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Agitation Free - Malesh

Comments:
Before starting my review, I have to mention that the Middle-Eastern influence surrounding Malesh is greatly exaggerated. For years, I kept reading about how the band travelled around the Middle East(back in 1972), played with local musicians, and recorded local sounds. Well, they could have easily just made the album in Germany. That being said, this is excellent "krautrock". For those of you unfamiliar with krautrock, it's basically a genre of music that started in Germany around 1969 and peaked in the mid-70s. The music is influenced by psychedelic music(both American and English), yet the German musicians set out to create something entirely new. Many bands began to include electronic experiments, African and Middle-Eastern rhythms, Karlheinz Stockhausen-like experiments, local German influences, and industrial-like repetition into the music. For some collectors, the music that came out of the period is greatly overrated, but krautrock fans love its naive charm, and overall weirdness, not to mention that modern rock music owes everything to krautrock(for good or for bad). Okay, on to Agitation Free's Malesh. The majority of the album is made-up of stoner-like jams. Fortunately, the musicians were quite good and sound rather tight on the album. If they did any drugs at the time, it was probably done after the recording sessions. The listener here is quickly treated to psychedelic interplay between bassist, guitarist, organ player, and electronic manipulation. For those of you worried about cliches found in psychedelic music, I have to say that the music here is quite original and unpredicitable. Once in a while I'm reminded of the Grateful Dead. In fact, the occasional Arabic-like jam on Malesh tends to sound similar to what the Dead were doing at the time. In between the tracks we find short field-recordings made by the band during their visit in Egypt, and Lebanon. Maybe at the time it was new to add "field recordings" to music, but today the idea has been quite accepted. So, the field-recordings here tend to serve as interludes between the longer jam sections. I do have to add that the ending of the album is rather emotional. The band bursts into a finale that is quite powerful, moving, and completely unexpected. In all, I was expecting something more Arabic in nature, but what I got instead sounds equally as good. If you're interested in Krautrock this is the introductory album to get.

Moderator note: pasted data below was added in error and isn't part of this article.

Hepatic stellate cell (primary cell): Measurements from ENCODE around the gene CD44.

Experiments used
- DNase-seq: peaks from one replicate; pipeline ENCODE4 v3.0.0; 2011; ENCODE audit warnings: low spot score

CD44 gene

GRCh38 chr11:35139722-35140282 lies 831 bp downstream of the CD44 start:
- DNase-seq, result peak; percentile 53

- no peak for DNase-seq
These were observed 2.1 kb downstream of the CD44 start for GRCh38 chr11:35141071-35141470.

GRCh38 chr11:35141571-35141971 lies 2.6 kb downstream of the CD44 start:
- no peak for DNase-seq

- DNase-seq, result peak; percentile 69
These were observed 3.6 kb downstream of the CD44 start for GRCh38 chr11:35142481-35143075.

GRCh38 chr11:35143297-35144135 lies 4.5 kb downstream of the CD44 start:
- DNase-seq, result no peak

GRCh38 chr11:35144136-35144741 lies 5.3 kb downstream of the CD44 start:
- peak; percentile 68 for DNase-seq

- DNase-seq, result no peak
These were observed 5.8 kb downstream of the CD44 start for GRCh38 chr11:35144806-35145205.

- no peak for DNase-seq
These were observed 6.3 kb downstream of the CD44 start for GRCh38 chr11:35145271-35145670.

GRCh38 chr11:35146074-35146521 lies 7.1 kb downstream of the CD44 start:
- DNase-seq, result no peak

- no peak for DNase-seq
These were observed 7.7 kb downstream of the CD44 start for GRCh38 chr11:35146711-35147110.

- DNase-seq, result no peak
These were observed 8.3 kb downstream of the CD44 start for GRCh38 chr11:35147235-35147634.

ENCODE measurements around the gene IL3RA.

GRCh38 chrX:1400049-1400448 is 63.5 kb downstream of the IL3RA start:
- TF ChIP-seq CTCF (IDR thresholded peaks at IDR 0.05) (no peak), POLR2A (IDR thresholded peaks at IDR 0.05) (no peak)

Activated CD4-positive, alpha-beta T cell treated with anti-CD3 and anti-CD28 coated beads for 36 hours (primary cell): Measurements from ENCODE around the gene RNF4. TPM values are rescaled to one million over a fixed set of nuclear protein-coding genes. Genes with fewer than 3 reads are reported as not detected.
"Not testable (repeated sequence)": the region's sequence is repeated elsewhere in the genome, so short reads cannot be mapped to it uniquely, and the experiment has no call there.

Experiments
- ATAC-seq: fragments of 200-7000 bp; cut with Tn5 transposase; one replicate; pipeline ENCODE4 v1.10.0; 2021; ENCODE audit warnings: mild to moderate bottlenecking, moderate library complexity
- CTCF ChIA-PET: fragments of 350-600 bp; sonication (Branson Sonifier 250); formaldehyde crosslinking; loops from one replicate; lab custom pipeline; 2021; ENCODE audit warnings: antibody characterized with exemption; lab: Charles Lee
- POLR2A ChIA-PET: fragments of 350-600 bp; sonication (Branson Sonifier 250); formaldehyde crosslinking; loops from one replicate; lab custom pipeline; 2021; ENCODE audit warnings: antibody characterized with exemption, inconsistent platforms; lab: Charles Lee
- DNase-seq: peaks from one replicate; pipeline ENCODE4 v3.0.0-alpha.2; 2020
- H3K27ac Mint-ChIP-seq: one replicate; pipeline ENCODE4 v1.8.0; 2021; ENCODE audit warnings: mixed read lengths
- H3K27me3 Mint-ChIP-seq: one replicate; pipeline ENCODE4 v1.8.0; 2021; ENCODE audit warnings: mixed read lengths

Compositions: 9/10
Vocals(none): N/A
Recording Quality: 9/10


Eiliff - Eiliff

Click on the album cover to hear a RealAudio sample

Comments:
Eiliff were an early 70s prog band who released two albums before breaking up. Eiliff is their 1971 debut. The band seemed quite influenced by early Frank Zappa, Soft Machine, and Van Der Graaf Generator. Listeners are quickly treated to countless complex, yet gritty, sections on each of the 4 tracks. There is an emphasis on sax and electric piano interplay, but the album also features excellent guitar work(although some solos border on noodling). Most of the vocals reminded me of the Mothers Of Invention. They tend to be dissonant, somewhat sloppy, yet charming. Overall, this is great stuff if you enjoy early 70s prog. If I were to point out a flaw it would have to be that Eiliff had the tendency to sound exactly like their influences. So, the Zappa-influenced sections sound exactly like Zappa, the Soft Machine-influenced sections sound like long-lost Soft Machine recordings, etc. There is nothing wrong with that, of course, because it sounds like Eiliff did quite a bit of research and they did it correctly, but if you're looking for originality maybe you won't find it. Fans of Supersister, and Matching Mole should definitely check Eiliff out.